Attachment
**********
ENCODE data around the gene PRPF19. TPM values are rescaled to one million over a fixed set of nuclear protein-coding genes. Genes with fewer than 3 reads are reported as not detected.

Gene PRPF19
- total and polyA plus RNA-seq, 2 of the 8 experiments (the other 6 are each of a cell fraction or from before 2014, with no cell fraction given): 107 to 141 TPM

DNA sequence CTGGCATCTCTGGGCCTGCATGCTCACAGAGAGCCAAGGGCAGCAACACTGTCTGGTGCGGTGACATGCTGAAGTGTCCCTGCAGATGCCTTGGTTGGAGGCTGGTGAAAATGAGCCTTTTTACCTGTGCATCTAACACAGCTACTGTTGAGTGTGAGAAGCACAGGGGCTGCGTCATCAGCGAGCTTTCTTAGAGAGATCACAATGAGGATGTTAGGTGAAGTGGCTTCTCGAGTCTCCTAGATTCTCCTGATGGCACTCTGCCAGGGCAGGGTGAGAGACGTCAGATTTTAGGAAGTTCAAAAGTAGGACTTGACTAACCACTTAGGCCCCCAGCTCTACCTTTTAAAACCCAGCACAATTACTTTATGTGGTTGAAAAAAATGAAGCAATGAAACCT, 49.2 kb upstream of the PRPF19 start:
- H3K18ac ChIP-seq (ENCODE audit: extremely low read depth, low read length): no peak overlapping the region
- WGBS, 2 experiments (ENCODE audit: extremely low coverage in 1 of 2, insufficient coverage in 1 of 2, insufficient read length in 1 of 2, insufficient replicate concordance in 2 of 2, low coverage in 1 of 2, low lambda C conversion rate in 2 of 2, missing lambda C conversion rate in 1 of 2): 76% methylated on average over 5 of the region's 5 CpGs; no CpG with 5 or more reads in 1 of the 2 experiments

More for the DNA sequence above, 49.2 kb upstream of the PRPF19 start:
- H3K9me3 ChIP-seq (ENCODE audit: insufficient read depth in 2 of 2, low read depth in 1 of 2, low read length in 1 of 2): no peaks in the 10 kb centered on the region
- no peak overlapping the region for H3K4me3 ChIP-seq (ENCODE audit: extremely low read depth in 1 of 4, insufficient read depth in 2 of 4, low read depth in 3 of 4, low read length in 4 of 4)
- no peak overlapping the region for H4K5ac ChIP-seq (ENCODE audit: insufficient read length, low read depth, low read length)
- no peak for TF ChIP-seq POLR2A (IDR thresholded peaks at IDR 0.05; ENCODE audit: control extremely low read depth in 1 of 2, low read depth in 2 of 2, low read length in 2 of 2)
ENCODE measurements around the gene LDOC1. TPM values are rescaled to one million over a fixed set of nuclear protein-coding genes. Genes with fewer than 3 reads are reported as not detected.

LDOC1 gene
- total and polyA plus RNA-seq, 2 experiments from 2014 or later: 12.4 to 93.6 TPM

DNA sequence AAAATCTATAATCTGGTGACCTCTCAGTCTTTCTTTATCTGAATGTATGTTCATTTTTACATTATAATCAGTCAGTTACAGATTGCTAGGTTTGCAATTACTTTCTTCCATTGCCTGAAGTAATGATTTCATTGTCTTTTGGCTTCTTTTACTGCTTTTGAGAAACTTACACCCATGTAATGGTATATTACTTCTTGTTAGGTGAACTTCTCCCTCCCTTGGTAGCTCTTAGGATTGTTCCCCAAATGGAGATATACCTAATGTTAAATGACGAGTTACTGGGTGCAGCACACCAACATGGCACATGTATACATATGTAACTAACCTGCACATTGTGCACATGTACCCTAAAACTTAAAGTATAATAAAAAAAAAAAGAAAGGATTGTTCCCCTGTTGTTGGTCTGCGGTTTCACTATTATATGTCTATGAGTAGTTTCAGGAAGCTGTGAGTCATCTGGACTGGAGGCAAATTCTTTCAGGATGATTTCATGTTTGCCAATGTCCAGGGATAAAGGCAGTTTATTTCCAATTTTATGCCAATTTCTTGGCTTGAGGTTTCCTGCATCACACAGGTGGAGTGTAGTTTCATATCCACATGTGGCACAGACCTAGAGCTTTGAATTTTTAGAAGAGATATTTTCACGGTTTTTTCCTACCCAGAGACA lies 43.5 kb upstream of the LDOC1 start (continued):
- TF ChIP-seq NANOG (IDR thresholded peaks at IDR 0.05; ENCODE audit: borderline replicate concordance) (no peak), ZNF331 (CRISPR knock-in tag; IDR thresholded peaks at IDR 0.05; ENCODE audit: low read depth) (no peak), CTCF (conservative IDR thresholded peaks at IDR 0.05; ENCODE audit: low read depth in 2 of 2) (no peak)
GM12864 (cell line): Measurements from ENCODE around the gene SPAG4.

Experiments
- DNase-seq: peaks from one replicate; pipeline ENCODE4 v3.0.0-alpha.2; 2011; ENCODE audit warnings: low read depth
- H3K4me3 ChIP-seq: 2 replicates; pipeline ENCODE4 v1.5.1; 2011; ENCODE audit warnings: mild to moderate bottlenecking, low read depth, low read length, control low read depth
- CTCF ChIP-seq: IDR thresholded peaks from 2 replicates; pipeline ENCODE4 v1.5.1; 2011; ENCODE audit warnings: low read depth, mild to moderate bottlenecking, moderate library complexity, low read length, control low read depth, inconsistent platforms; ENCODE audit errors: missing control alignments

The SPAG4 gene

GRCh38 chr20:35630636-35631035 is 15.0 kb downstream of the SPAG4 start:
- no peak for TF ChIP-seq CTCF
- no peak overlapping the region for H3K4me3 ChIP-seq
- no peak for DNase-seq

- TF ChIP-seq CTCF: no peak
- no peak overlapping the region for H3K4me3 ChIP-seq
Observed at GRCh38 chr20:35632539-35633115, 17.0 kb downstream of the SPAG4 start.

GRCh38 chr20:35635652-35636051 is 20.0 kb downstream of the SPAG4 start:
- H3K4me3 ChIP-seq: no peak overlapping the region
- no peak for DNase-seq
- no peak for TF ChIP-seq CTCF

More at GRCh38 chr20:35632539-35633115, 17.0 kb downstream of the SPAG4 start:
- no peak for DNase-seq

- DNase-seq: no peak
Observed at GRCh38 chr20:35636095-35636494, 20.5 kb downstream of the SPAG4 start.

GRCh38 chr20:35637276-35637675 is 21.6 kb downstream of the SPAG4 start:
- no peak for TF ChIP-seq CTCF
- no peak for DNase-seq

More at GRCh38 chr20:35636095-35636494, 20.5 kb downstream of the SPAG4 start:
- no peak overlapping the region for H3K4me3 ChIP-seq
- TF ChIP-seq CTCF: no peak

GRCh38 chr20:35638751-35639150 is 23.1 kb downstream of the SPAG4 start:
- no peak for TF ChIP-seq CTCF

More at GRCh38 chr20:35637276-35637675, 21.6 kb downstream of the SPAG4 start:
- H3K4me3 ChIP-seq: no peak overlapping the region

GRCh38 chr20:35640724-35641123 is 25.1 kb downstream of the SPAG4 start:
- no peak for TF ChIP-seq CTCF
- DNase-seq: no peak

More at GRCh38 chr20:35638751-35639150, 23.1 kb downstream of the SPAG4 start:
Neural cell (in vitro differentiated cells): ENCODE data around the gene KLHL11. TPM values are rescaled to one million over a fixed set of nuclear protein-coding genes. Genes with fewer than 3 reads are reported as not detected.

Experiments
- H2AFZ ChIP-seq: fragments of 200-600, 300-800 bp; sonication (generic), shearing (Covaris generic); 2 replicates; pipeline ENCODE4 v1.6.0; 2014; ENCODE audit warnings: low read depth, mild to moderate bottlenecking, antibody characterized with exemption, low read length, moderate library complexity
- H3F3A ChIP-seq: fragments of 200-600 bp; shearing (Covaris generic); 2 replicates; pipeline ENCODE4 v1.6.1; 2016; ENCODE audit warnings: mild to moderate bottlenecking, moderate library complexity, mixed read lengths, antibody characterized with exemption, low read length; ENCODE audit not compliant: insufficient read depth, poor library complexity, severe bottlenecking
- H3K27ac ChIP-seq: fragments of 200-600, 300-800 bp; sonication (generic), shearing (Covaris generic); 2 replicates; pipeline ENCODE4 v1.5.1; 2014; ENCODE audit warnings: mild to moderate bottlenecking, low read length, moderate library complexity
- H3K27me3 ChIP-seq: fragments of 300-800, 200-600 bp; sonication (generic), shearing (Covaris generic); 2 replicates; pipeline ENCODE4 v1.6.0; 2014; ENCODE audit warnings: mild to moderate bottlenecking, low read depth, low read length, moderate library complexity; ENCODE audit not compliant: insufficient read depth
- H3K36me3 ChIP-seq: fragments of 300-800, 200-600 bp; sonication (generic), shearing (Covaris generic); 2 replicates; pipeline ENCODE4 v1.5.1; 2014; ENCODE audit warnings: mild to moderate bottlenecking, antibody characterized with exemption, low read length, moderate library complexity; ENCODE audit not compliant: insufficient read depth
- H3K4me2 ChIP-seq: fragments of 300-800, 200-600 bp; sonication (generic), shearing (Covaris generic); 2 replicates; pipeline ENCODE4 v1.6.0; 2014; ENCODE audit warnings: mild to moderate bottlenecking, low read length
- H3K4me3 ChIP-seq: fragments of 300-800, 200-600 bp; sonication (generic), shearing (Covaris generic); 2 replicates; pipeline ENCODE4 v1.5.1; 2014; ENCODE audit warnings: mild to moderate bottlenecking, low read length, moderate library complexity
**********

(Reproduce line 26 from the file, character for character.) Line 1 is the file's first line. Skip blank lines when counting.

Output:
- no peak for DNase-seq